Greg Ham, a member of the Australian band Men at Work whose saxophone and flute punctuated its smash 1980s hits, was found dead April 19 at his home in Melbourne, Australia. He was 58.
Police said the death did not appear to be suspicious, although the cause was not immediately known. A friend who found Mr. Ham’s body said he had not been the same since 2010, when a court ruled that his signature flute riff in one of the band’s biggest hits had been stolen from a classic campfire song.
Men at Work topped charts around the world in 1983 with the songs “Down Under” and “Who Can it Be Now?” and won a Grammy Award that year for best new artist.
Mr. Ham was perhaps best known for playing the flute riff for “Down Under,” which remains an unofficial anthem for Australia. But the tune came under intense scrutiny in recent years after the band was accused of stealing the catchy riff from the children’s campfire song “Kookaburra Sits in the Old Gum Tree.”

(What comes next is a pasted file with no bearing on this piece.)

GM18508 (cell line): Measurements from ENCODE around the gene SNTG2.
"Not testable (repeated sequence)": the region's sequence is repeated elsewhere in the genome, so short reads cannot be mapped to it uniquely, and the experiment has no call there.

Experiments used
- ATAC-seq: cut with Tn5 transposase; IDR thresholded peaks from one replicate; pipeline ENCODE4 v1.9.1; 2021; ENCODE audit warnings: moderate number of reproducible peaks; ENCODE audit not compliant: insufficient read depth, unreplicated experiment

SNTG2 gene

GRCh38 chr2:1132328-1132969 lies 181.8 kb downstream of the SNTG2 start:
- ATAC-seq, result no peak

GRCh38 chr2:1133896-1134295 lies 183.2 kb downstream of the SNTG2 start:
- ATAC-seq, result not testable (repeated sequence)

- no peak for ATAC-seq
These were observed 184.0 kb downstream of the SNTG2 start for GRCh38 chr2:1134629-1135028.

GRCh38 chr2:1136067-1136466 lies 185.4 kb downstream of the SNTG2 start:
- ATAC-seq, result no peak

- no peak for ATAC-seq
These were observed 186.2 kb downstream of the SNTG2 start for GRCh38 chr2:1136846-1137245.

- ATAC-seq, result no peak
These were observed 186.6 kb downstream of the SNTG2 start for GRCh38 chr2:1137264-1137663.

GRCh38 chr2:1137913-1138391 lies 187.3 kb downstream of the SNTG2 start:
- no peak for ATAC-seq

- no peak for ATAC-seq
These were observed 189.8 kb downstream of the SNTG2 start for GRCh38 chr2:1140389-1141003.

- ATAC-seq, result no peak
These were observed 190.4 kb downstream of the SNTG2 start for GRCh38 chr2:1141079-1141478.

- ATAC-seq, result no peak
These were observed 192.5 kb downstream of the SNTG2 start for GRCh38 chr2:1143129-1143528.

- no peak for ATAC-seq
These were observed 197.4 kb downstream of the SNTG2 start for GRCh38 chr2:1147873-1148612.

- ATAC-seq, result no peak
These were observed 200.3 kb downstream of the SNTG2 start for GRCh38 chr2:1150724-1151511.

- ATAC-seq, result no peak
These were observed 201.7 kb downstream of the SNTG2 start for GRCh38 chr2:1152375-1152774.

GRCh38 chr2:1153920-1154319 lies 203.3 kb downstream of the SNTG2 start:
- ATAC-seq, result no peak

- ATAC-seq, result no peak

The publisher of “Kookaburra” sued Men at Work, and in 2010, a judge ruled the band had copied the melody. The group was ordered to hand over a portion of its royalties and lost its last appeal in October.
Mr. Ham later said the controversy had left him devastated, and he worried that it would tarnish his legacy.
“It has destroyed so much of my song,” he told the Age newspaper in Melbourne after the court ruling. “It will be the way the song is remembered, and I hate that. I’m terribly disappointed that that’s the way I’m going to be remembered — for copying something.”
Mr. Ham played the saxophone on “Who Can It Be Now?” He also played keyboards. More recently he worked as a guitar teacher.
Greg Norman Ham was born Sept. 27, 1953, in Melbourne. He met Men at Work frontman Colin Hay in 1972 when they were seniors in high school. The band’s original lineup included Mr. Ham, Hay, guitarist Ron Strykert and drummer Jerry Speiser. Mr. Ham left the group in 1985, and the band folded soon afterward.